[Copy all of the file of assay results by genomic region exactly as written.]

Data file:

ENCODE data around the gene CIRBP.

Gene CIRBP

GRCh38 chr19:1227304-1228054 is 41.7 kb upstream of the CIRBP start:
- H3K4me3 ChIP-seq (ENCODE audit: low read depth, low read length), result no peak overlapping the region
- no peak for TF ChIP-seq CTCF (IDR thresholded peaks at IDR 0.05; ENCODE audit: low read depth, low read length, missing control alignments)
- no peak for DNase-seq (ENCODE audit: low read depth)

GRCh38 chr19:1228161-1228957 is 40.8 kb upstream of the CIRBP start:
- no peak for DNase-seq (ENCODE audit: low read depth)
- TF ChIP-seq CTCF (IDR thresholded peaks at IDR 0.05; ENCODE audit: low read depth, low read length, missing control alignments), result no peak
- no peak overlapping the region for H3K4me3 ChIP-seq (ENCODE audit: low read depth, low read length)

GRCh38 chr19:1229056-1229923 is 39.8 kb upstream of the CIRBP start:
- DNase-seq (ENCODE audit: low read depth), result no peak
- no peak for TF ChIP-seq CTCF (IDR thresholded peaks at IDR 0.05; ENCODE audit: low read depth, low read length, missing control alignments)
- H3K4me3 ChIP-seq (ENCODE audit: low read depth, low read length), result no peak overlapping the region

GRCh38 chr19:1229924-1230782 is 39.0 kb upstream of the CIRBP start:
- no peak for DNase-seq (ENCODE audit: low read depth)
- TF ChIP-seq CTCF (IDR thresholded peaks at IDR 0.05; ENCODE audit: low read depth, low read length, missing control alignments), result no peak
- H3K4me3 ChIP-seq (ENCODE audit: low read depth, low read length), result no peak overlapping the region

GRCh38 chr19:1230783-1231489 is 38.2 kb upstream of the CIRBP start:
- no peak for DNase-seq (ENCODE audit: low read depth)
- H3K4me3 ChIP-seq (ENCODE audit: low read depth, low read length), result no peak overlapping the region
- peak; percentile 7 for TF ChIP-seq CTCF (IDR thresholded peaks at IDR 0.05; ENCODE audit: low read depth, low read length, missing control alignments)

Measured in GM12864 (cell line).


ENCODE data around the gene CIRBP.

Gene CIRBP

GRCh38 chr19:1227304-1228054 is 41.7 kb upstream of the CIRBP start:
- H3K4me3 ChIP-seq (ENCODE audit: low read depth, low read length), result no peak overlapping the region
- no peak for TF ChIP-seq CTCF (IDR thresholded peaks at IDR 0.05; ENCODE audit: low read depth, low read length, missing control alignments)
- no peak for DNase-seq (ENCODE audit: low read depth)

GRCh38 chr19:1228161-1228957 is 40.8 kb upstream of the CIRBP start:
- no peak for DNase-seq (ENCODE audit: low read depth)
- TF ChIP-seq CTCF (IDR thresholded peaks at IDR 0.05; ENCODE audit: low read depth, low read length, missing control alignments), result no peak
- no peak overlapping the region for H3K4me3 ChIP-seq (ENCODE audit: low read depth, low read length)

GRCh38 chr19:1229056-1229923 is 39.8 kb upstream of the CIRBP start:
- DNase-seq (ENCODE audit: low read depth), result no peak
- no peak for TF ChIP-seq CTCF (IDR thresholded peaks at IDR 0.05; ENCODE audit: low read depth, low read length, missing control alignments)
- H3K4me3 ChIP-seq (ENCODE audit: low read depth, low read length), result no peak overlapping the region

GRCh38 chr19:1229924-1230782 is 39.0 kb upstream of the CIRBP start:
- no peak for DNase-seq (ENCODE audit: low read depth)
- TF ChIP-seq CTCF (IDR thresholded peaks at IDR 0.05; ENCODE audit: low read depth, low read length, missing control alignments), result no peak
- H3K4me3 ChIP-seq (ENCODE audit: low read depth, low read length), result no peak overlapping the region

GRCh38 chr19:1230783-1231489 is 38.2 kb upstream of the CIRBP start:
- no peak for DNase-seq (ENCODE audit: low read depth)
- H3K4me3 ChIP-seq (ENCODE audit: low read depth, low read length), result no peak overlapping the region
- peak; percentile 7 for TF ChIP-seq CTCF (IDR thresholded peaks at IDR 0.05; ENCODE audit: low read depth, low read length, missing control alignments)

Measured in GM12864 (cell line).